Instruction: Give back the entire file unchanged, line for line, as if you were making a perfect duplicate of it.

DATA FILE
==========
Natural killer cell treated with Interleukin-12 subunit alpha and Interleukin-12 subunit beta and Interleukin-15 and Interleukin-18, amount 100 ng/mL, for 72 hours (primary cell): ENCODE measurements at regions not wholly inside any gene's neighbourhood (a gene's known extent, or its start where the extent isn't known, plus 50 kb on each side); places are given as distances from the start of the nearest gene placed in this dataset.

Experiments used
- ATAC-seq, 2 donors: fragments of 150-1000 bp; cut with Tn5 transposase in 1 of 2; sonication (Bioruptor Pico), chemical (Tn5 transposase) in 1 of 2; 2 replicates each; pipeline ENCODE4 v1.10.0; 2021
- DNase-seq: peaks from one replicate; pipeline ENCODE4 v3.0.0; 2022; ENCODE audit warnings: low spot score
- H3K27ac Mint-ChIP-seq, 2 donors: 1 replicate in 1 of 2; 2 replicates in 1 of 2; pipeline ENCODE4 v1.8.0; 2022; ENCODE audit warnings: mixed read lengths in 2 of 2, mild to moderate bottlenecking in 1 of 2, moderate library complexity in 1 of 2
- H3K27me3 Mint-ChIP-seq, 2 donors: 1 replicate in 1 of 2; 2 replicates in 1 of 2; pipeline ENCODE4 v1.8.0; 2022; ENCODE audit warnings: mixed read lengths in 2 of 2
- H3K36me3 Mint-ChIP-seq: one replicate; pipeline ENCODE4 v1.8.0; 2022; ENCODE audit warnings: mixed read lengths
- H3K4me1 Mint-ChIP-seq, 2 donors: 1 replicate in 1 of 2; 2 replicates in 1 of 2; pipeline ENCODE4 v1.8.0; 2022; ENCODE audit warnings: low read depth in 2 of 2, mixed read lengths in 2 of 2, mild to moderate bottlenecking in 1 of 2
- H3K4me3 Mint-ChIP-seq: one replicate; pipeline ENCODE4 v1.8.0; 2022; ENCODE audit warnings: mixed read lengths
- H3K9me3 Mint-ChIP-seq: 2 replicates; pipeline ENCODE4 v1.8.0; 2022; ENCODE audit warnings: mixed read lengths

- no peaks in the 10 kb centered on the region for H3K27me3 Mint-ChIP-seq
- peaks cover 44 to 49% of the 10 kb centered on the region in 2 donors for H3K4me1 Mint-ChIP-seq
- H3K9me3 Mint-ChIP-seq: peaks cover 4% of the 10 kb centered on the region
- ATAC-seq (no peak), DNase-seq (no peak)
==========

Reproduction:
Natural killer cell treated with Interleukin-12 subunit alpha and Interleukin-12 subunit beta and Interleukin-15 and Interleukin-18, amount 100 ng/mL, for 72 hours (primary cell): ENCODE measurements at regions not wholly inside any gene's neighbourhood (a gene's known extent, or its start where the extent isn't known, plus 50 kb on each side); places are given as distances from the start of the nearest gene placed in this dataset.

Experiments used
- ATAC-seq, 2 donors: fragments of 150-1000 bp; cut with Tn5 transposase in 1 of 2; sonication (Bioruptor Pico), chemical (Tn5 transposase) in 1 of 2; 2 replicates each; pipeline ENCODE4 v1.10.0; 2021
- DNase-seq: peaks from one replicate; pipeline ENCODE4 v3.0.0; 2022; ENCODE audit warnings: low spot score
- H3K27ac Mint-ChIP-seq, 2 donors: 1 replicate in 1 of 2; 2 replicates in 1 of 2; pipeline ENCODE4 v1.8.0; 2022; ENCODE audit warnings: mixed read lengths in 2 of 2, mild to moderate bottlenecking in 1 of 2, moderate library complexity in 1 of 2
- H3K27me3 Mint-ChIP-seq, 2 donors: 1 replicate in 1 of 2; 2 replicates in 1 of 2; pipeline ENCODE4 v1.8.0; 2022; ENCODE audit warnings: mixed read lengths in 2 of 2
- H3K36me3 Mint-ChIP-seq: one replicate; pipeline ENCODE4 v1.8.0; 2022; ENCODE audit warnings: mixed read lengths
- H3K4me1 Mint-ChIP-seq, 2 donors: 1 replicate in 1 of 2; 2 replicates in 1 of 2; pipeline ENCODE4 v1.8.0; 2022; ENCODE audit warnings: low read depth in 2 of 2, mixed read lengths in 2 of 2, mild to moderate bottlenecking in 1 of 2
- H3K4me3 Mint-ChIP-seq: one replicate; pipeline ENCODE4 v1.8.0; 2022; ENCODE audit warnings: mixed read lengths
- H3K9me3 Mint-ChIP-seq: 2 replicates; pipeline ENCODE4 v1.8.0; 2022; ENCODE audit warnings: mixed read lengths

- no peaks in the 10 kb centered on the region for H3K27me3 Mint-ChIP-seq
- peaks cover 44 to 49% of the 10 kb centered on the region in 2 donors for H3K4me1 Mint-ChIP-seq
- H3K9me3 Mint-ChIP-seq: peaks cover 4% of the 10 kb centered on the region
- ATAC-seq (no peak), DNase-seq (no peak)